Back at home, I spoke to the head of the Film- und Fernsehmuseum Hamburg e.V. about the 400 newsreel boxes at the CNA in Luxembourg. But unfortunately, this amount was way too much for the museum. So, he asked another private archive and the professional film collector. He was interested in taking the whole collection, picking up the reels at his own cost, keeping them properly at dry rooms with the right room climate, and could even digitise the film material. As all rights are clarified, he was only interested in collecting for saving a piece of film heritage (and not using the films commercially). But in the end, the CNA decided not to give the newsreels to the private archive.  Considering that experience, I think that on the one hand state and national archives should cooperate more with private collectors – as archives are always short with space for original material and financial support for digitisation. On the other hand, a wide range of material is probably stored by private persons – inaccessible for anyone else.


[1] Workshop „speichern | orientieren | produzieren“, organised by the Fachgruppe Speicherkulturen (working group culture of storage), Studienkreis Rundfunk und Geschichte, http://rundfunkundgeschichte.de/fachgruppen/fachgruppe-speicherkulturen/  2 66 percent of the users are broadcasters, 20 percent even private persons.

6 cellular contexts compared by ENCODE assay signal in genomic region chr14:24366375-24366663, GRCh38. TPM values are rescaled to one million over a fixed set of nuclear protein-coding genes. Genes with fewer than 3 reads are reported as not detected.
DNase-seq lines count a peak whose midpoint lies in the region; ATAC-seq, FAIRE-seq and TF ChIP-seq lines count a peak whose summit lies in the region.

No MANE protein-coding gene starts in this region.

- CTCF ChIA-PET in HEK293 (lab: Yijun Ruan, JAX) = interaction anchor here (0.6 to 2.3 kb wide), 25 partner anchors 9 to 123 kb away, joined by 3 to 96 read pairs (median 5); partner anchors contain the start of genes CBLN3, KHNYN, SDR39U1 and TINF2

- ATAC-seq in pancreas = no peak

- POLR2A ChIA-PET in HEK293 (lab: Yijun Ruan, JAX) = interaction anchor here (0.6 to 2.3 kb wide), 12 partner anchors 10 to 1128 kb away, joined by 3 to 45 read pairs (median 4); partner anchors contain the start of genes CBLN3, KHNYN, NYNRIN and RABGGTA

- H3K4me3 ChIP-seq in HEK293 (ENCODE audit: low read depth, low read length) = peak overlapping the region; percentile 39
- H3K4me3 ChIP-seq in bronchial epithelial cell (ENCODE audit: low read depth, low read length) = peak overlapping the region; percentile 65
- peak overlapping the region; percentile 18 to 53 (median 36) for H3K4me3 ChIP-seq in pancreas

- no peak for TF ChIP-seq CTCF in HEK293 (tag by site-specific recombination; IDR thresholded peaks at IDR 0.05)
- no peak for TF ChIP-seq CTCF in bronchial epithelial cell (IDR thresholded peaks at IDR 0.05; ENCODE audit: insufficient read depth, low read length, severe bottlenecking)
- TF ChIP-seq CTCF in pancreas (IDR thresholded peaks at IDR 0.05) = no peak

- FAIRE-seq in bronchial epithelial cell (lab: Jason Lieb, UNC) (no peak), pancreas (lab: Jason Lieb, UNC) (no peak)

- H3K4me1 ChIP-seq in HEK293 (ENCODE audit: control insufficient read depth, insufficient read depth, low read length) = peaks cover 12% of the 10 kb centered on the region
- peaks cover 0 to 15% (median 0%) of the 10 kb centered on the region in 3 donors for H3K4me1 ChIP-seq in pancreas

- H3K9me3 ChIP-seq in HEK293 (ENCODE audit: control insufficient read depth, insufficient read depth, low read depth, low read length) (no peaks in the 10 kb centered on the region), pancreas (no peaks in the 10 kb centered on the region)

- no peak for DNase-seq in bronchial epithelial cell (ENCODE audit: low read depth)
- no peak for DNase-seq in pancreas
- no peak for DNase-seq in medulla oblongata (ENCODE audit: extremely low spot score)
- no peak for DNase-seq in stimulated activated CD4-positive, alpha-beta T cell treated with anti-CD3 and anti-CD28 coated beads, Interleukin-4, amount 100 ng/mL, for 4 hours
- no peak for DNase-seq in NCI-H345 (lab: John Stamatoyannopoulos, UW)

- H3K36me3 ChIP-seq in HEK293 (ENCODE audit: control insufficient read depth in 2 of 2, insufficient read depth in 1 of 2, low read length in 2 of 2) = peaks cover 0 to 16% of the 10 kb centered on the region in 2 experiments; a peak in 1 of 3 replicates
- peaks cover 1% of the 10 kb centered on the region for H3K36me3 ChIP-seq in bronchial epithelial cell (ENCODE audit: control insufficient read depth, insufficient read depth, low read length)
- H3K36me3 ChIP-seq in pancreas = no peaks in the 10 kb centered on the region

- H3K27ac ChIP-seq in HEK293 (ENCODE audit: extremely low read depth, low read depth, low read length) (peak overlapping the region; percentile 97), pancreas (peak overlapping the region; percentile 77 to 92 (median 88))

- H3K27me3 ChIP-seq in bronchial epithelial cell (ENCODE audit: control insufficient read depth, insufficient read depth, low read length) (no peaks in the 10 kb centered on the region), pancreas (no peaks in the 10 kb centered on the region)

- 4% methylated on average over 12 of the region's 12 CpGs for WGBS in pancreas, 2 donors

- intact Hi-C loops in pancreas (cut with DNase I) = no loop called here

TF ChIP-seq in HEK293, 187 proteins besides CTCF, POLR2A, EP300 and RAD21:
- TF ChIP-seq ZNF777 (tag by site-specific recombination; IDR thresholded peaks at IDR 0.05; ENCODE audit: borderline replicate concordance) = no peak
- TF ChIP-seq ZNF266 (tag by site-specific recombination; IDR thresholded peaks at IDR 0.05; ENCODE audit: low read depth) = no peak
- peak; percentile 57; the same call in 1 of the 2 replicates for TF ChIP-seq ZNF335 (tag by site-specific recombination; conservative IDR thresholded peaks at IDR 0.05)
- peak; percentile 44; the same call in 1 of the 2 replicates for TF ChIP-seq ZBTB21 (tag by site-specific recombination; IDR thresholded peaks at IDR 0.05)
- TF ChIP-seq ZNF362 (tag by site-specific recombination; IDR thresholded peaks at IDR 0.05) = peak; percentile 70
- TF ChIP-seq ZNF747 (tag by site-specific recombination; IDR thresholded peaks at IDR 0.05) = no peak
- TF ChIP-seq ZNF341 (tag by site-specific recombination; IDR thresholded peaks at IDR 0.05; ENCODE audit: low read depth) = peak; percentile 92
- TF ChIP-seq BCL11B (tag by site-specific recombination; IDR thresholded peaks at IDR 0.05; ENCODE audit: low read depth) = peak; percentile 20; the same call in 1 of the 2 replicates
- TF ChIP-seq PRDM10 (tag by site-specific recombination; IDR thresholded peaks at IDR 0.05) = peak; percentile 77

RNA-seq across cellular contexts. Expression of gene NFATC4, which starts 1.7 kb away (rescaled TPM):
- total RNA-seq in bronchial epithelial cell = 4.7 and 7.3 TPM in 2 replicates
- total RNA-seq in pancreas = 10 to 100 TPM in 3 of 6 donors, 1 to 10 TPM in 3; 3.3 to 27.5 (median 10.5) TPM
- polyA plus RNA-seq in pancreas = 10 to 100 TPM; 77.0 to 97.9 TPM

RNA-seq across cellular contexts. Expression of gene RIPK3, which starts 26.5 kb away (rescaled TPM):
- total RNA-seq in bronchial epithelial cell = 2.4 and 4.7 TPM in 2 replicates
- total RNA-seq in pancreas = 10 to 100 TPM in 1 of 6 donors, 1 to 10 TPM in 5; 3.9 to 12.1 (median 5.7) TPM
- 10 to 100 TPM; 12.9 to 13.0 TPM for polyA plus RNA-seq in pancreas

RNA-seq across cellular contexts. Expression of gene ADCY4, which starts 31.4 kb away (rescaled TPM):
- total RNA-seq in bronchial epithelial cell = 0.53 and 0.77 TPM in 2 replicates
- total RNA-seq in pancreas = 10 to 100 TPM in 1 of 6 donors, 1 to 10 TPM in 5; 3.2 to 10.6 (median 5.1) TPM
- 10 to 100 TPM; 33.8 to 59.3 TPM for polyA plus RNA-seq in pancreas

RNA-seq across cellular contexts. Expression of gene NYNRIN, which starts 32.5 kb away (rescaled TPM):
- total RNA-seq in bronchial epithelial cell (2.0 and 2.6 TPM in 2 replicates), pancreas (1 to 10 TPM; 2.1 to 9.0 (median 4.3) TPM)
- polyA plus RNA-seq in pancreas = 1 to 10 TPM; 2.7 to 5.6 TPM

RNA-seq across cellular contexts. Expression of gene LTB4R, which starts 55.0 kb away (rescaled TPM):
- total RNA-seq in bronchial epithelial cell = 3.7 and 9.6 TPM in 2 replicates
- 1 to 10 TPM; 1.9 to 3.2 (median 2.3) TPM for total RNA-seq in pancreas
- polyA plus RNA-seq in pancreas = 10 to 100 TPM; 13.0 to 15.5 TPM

[2] Because the rights have been bought by a private film production company and the films are not made accessible online or at the spot. 4 Foto taken by Paul Lesch.

[3] The rights for the Ufa-Wochenschau are with the Bundesarchiv/Transit.Film and are totally exploited, the content is known and available online at the filmothek of the Bundesarchiv.

[4] Neither the opening title nor the end of Ufa-Wochenschau carried an edition number or credits.


Dr. Sigrun Lehnert majored in Media Management (Master of Arts) in Hannover, Germany. Since 2010 Sigrun Lehnert is scientific assistant in Hamburg. Her dissertation project at the University of Hamburg was on “Wochenschau und Tagesschau in den 1950er Jahren” (German newsreel and early television news in the 1950s), supervised by Prof. Dr. Knut Hickethier. The following book has been published in 2013 by UVK, Konstanz. Her research fields are: film history, television history, documentary film, newsreels, archives and film heritage.

Website: www.wochenschau-forschung.de


Disclaimer: The IAMHIST Blog is a platform that offers individual scholars the opportunity to present their work and thoughts. They alone are responsible for the content, which does not represent the view of the IAMHIST council or other IAMHIST members.